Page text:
Julián’s first development was a wearable ( wearable device) that was basically a bra they called Evabra, with which it was possible to detect breast cancer in its early stages through biosensors. However, together with his team, he realized that it was not going to fulfill its mission: to reach all possible women.

Julián Ríos. Photo: Courtesy.

“After 3 years of work and thousands of dollars in investment for this project we realized that we were not fulfilling the original mission, which was to save as many lives as possible, simply for the sale price of the device it would have been a product that only 0.01% of the population could use ”, he says.

From a bra to a booth and a full membership

Evabra’s goal was that by means of a heat sensor it could detect breast cancer in an early, private and non-invasive way. Despite the fact that the team of entrepreneurs and researchers no longer develop the bra but a booth, the purpose remains the same:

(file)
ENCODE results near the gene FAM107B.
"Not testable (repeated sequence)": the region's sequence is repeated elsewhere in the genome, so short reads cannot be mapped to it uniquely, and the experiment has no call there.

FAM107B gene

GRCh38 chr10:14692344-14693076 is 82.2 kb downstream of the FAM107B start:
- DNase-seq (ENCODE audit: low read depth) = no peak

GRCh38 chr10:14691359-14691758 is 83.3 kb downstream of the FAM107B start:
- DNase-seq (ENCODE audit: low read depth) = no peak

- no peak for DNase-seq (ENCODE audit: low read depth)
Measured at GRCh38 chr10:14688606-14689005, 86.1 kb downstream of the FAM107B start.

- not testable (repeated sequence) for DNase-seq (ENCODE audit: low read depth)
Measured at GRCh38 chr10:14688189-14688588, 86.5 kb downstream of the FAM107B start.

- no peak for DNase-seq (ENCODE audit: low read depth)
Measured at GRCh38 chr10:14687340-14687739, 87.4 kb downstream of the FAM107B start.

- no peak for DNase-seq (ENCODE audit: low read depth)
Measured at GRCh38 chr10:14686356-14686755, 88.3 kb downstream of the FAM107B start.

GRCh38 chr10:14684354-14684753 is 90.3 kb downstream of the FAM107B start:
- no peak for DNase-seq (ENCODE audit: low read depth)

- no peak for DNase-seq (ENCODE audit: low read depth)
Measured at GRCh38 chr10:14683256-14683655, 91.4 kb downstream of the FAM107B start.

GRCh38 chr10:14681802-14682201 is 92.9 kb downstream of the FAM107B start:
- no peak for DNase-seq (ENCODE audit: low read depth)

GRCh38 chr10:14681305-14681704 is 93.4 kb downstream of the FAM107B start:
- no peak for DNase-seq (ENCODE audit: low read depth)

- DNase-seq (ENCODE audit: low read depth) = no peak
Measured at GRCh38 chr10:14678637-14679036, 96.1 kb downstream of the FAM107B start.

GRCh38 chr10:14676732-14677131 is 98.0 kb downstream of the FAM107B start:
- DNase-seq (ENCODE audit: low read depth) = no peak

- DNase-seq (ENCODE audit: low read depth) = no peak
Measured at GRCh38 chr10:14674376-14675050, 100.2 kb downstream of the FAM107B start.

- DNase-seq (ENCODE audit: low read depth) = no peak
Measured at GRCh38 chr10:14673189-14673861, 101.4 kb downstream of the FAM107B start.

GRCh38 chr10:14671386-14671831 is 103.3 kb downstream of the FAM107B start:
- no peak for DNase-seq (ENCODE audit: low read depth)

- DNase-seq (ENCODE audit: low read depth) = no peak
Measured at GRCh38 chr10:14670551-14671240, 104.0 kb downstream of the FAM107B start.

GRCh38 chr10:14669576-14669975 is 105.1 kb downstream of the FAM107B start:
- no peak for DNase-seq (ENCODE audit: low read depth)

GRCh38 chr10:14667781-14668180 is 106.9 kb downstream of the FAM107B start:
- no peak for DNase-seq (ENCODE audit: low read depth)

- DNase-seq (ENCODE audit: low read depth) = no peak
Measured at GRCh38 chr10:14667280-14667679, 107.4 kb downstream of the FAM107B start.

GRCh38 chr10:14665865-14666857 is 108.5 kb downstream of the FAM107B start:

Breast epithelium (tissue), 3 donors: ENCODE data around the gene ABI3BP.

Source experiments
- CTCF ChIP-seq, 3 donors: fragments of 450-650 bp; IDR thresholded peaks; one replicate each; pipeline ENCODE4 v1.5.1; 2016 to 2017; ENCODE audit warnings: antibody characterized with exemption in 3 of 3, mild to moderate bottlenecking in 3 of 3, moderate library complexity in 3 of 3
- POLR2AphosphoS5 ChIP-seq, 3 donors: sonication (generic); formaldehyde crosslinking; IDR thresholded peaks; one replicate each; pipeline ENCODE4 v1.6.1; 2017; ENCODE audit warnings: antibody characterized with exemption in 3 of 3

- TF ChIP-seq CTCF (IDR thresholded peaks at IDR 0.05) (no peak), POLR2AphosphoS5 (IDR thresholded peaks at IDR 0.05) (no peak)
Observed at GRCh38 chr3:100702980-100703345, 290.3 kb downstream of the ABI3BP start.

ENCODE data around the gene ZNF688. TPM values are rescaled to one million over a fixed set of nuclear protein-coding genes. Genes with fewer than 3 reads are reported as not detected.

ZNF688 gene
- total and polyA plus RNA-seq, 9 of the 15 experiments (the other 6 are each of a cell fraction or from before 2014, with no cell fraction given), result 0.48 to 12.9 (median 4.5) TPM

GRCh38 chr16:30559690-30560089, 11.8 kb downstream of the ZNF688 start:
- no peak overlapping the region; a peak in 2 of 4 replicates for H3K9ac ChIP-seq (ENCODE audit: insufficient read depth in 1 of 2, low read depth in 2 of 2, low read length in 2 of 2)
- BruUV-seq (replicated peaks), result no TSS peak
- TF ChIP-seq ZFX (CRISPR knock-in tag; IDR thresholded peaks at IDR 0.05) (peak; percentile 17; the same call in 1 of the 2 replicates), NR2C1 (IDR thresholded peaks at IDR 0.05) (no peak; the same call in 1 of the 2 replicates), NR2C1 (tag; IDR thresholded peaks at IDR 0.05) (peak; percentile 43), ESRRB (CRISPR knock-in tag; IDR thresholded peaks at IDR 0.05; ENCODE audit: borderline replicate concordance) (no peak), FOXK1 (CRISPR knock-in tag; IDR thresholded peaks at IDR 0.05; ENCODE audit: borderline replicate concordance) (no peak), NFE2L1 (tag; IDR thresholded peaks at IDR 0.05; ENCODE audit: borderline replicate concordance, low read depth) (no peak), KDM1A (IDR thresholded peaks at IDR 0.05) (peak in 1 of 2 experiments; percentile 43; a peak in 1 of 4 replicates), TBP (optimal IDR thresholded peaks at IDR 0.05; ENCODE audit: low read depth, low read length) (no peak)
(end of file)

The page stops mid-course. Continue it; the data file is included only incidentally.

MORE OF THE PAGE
“Functionally analyzing the chest through thermal readings, through artificial intelligence but in a more sophisticated technology that is the technology that Eva uses today, which does not require contact on the chest, basically it is the analysis of the thermal pattern of the breastfeed from a distance ”, explains the young man.

Higia Technologies , the old name of Julián’s company, evolved together with their product, now it is called Eva and they offer a care center so that women can take a private exam in commercial places, they also have a membership that gives other benefits in the area of ​​women’s health.